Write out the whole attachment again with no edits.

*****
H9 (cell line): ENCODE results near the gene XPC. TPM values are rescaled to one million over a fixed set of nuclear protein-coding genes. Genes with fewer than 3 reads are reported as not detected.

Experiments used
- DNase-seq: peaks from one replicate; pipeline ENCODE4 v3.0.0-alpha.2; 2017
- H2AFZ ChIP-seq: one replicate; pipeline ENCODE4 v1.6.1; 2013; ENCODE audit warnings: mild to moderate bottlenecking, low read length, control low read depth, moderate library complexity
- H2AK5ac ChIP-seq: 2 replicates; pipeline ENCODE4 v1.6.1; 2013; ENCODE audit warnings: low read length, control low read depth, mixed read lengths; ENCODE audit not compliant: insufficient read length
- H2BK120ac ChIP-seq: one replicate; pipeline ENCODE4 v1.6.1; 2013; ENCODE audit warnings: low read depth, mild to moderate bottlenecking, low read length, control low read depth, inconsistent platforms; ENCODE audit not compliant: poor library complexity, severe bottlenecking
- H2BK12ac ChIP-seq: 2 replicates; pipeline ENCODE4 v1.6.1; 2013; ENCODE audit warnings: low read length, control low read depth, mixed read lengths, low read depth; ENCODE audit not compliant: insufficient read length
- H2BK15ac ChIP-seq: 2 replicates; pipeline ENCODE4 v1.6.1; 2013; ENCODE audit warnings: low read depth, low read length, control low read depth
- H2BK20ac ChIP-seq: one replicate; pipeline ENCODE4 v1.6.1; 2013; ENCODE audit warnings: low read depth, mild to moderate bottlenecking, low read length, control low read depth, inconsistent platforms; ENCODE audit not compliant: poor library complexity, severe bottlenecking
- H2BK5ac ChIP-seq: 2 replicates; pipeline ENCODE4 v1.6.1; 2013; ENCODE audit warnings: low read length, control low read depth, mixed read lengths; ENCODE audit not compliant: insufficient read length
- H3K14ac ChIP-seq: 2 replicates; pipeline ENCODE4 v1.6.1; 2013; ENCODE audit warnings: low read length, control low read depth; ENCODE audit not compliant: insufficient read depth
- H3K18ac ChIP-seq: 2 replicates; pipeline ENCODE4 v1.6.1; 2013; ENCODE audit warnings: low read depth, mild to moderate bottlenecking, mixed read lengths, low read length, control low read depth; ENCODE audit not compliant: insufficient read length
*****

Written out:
H9 (cell line): ENCODE results near the gene XPC. TPM values are rescaled to one million over a fixed set of nuclear protein-coding genes. Genes with fewer than 3 reads are reported as not detected.

Experiments used
- DNase-seq: peaks from one replicate; pipeline ENCODE4 v3.0.0-alpha.2; 2017
- H2AFZ ChIP-seq: one replicate; pipeline ENCODE4 v1.6.1; 2013; ENCODE audit warnings: mild to moderate bottlenecking, low read length, control low read depth, moderate library complexity
- H2AK5ac ChIP-seq: 2 replicates; pipeline ENCODE4 v1.6.1; 2013; ENCODE audit warnings: low read length, control low read depth, mixed read lengths; ENCODE audit not compliant: insufficient read length
- H2BK120ac ChIP-seq: one replicate; pipeline ENCODE4 v1.6.1; 2013; ENCODE audit warnings: low read depth, mild to moderate bottlenecking, low read length, control low read depth, inconsistent platforms; ENCODE audit not compliant: poor library complexity, severe bottlenecking
- H2BK12ac ChIP-seq: 2 replicates; pipeline ENCODE4 v1.6.1; 2013; ENCODE audit warnings: low read length, control low read depth, mixed read lengths, low read depth; ENCODE audit not compliant: insufficient read length
- H2BK15ac ChIP-seq: 2 replicates; pipeline ENCODE4 v1.6.1; 2013; ENCODE audit warnings: low read depth, low read length, control low read depth
- H2BK20ac ChIP-seq: one replicate; pipeline ENCODE4 v1.6.1; 2013; ENCODE audit warnings: low read depth, mild to moderate bottlenecking, low read length, control low read depth, inconsistent platforms; ENCODE audit not compliant: poor library complexity, severe bottlenecking
- H2BK5ac ChIP-seq: 2 replicates; pipeline ENCODE4 v1.6.1; 2013; ENCODE audit warnings: low read length, control low read depth, mixed read lengths; ENCODE audit not compliant: insufficient read length
- H3K14ac ChIP-seq: 2 replicates; pipeline ENCODE4 v1.6.1; 2013; ENCODE audit warnings: low read length, control low read depth; ENCODE audit not compliant: insufficient read depth
- H3K18ac ChIP-seq: 2 replicates; pipeline ENCODE4 v1.6.1; 2013; ENCODE audit warnings: low read depth, mild to moderate bottlenecking, mixed read lengths, low read length, control low read depth; ENCODE audit not compliant: insufficient read length